Flag concern: Editorial on RSS remaining cold to Modi's request
The prime minister’s colleagues are an obedient lot. Responding to Narendra Modi’s plea, most of his party colleagues have changed the display pictures of their social media accounts to portray the Tricolour. But some sections of the ‘family’ seem to be playing truant. It has been reported that several members of the Rashtriya Swayamsevak Sangh and its frontal outfits — the Vishva Hindu Parishad, the Bajrang Dal and the Akhil Bharatiya Vidyarthi Parishad are among them — have remained markedly cold to Mr Modi’s request in these early days. Would Mr Modi’s admirers, including the vicious trolltroops, dare to heap the slur of ‘anti-national’ on the members of the clan? Of course, the sangh parivar is merely following in the footsteps of history. When the Congress called for Poorna Swaraj at its Lahore Session and hoisted the Tricolour for the very first time urging all Indians to emulate the act on January 26, 1930, the then RSS chief had instructed members to defy the appeal. The impertinence continued. The organisation refused to hoist the national flag at its headquarters in Nagpur for decades after Independence, choosing to glorify the Bhagwa Dhwaj — the saffron flag — instead. Presumably, the resistance stems from the RSS’s endorsement of a different ideological template. In fact, the dawn of New India, cynics say, has coincided with speculations about the future of the Tricolour. After all, a senior leader from the BJP is on record saying that the Bhagwa Dhwaj could become the national flag.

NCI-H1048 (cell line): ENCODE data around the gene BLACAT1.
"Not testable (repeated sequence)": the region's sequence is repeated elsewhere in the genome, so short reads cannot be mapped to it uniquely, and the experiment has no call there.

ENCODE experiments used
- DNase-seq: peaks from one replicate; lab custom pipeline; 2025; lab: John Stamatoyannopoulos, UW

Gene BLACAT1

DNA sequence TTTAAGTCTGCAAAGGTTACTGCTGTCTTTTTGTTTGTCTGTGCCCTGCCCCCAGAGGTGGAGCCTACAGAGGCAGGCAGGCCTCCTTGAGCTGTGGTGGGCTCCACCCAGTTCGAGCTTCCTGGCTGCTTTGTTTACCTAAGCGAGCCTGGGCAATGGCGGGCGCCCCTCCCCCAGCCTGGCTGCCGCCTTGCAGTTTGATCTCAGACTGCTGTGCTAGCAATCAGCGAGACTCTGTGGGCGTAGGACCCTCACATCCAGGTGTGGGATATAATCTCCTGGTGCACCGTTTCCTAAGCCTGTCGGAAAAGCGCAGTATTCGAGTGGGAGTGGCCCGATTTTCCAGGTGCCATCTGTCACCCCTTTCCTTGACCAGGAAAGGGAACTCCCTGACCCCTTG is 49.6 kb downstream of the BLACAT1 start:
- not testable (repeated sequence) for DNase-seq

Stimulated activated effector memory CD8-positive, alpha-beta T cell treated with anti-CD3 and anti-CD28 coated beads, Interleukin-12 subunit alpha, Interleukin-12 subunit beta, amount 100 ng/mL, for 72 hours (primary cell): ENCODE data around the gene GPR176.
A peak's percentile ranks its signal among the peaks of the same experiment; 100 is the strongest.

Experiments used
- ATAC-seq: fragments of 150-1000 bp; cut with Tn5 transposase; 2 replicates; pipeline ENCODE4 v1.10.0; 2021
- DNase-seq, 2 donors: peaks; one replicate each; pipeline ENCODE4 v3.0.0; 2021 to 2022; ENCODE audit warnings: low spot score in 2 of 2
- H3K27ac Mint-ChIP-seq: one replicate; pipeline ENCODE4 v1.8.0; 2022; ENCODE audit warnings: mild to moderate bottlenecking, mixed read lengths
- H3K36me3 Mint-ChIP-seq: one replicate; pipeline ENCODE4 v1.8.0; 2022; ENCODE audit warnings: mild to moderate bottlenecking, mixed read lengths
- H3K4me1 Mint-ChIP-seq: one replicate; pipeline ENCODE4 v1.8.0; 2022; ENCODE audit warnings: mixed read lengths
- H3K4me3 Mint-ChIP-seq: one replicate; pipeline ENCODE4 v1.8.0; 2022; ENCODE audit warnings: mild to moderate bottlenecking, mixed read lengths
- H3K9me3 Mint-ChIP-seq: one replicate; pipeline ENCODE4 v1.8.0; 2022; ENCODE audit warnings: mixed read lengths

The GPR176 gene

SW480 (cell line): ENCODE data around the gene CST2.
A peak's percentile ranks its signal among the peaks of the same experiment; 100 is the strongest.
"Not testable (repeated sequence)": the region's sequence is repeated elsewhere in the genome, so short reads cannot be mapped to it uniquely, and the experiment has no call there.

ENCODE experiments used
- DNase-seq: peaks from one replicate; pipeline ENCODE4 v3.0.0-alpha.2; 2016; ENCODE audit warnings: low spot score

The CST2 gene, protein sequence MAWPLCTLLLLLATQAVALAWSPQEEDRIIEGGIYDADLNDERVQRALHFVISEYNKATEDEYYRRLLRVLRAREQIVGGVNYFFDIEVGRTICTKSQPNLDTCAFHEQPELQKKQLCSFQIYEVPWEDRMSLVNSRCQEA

Mr Modi and his government, however, remain firm believers in overt displays of patriotism. India witnessed the Tiranga Motorcycle Yatra by parliamentarians: the Har Ghar Tiranga campaign is also underway. Yet, it must be asked whether there is a performative element in all this. This is because the building blocks of the edifice of unblemished patriotism appear to have been dangerously indisposed in recent years. Orchestrated communal violence is rife; the nation is being distanced from the foundational values of pluralism and accommodation; debate and dissent, the markers of democracy, are being frowned upon — nay penalised. Is it possible that these lapses are forcing Mr Modi’s government to invest in flag-waving as a political dividend?